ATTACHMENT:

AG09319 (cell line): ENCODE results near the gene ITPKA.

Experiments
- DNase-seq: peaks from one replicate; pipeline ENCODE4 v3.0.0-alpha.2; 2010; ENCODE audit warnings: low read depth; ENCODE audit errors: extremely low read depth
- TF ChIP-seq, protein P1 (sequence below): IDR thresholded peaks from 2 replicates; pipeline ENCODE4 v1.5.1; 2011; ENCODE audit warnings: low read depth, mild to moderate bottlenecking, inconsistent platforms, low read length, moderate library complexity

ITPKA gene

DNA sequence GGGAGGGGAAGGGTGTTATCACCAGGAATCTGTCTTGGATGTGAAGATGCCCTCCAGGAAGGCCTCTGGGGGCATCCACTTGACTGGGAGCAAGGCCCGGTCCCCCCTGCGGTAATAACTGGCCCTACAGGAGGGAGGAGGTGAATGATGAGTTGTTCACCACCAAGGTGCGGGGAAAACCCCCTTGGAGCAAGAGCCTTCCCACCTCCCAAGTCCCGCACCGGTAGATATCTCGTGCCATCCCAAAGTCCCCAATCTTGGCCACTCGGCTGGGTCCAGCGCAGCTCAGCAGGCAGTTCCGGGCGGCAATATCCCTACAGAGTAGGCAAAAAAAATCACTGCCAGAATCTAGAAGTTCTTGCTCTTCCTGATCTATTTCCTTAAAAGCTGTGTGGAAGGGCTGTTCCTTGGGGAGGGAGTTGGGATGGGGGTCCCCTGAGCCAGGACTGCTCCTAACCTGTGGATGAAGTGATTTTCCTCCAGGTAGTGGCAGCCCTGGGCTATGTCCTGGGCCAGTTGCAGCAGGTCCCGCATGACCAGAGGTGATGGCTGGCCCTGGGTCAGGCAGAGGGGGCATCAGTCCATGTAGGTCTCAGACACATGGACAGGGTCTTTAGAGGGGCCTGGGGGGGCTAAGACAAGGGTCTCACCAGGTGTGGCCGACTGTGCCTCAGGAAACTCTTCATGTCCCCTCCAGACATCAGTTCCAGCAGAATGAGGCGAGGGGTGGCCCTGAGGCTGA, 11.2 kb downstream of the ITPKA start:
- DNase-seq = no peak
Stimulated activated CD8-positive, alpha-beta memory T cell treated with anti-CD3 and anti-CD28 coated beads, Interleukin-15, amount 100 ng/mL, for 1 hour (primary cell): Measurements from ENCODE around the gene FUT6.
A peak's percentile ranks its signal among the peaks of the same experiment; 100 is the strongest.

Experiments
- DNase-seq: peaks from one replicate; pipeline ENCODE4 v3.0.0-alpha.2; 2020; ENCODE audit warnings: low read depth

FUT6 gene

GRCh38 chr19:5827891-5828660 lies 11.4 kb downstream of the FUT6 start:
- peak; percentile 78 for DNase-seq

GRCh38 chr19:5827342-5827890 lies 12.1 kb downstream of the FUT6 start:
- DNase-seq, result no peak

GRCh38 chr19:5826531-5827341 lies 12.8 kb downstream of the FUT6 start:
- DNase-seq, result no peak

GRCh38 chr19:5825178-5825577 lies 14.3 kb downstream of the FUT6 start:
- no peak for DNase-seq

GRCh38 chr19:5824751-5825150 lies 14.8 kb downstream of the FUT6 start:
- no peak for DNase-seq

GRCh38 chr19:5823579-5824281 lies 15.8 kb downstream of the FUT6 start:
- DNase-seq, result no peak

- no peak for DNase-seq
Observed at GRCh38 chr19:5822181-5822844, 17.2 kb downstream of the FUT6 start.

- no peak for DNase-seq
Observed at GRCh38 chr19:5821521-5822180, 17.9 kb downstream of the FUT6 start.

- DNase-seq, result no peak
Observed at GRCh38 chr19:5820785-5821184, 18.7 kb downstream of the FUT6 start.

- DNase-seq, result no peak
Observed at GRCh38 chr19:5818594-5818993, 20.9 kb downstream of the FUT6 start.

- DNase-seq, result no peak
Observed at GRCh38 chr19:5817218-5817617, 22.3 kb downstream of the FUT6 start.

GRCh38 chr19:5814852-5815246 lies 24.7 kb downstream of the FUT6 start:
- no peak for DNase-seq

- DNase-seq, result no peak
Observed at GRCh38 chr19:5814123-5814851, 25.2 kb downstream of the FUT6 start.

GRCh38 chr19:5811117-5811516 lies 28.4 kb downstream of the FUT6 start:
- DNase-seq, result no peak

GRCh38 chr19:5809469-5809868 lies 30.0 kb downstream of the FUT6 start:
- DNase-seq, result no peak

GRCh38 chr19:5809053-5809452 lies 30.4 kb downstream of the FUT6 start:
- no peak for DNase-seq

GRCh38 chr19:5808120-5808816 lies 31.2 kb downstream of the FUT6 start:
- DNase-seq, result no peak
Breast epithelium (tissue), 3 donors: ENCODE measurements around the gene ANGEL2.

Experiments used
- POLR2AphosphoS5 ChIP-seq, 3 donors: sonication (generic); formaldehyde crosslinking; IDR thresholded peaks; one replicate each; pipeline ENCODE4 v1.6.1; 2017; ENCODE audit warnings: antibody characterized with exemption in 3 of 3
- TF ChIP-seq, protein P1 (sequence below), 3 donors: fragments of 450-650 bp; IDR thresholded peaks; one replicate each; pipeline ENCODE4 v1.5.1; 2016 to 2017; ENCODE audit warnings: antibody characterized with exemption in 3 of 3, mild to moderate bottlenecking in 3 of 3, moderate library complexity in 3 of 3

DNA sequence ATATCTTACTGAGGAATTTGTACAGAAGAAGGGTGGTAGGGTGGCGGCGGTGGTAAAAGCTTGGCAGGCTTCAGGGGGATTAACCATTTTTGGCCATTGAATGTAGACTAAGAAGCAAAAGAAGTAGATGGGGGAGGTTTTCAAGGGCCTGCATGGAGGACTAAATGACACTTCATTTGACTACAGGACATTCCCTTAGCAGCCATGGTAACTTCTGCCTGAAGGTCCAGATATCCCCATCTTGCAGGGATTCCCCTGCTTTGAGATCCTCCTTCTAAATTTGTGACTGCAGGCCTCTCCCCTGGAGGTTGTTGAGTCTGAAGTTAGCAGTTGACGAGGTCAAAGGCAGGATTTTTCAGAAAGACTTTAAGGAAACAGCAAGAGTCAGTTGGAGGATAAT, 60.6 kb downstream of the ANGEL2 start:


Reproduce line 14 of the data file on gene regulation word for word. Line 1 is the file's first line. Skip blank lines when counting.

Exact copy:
- peak; percentile 78 for DNase-seq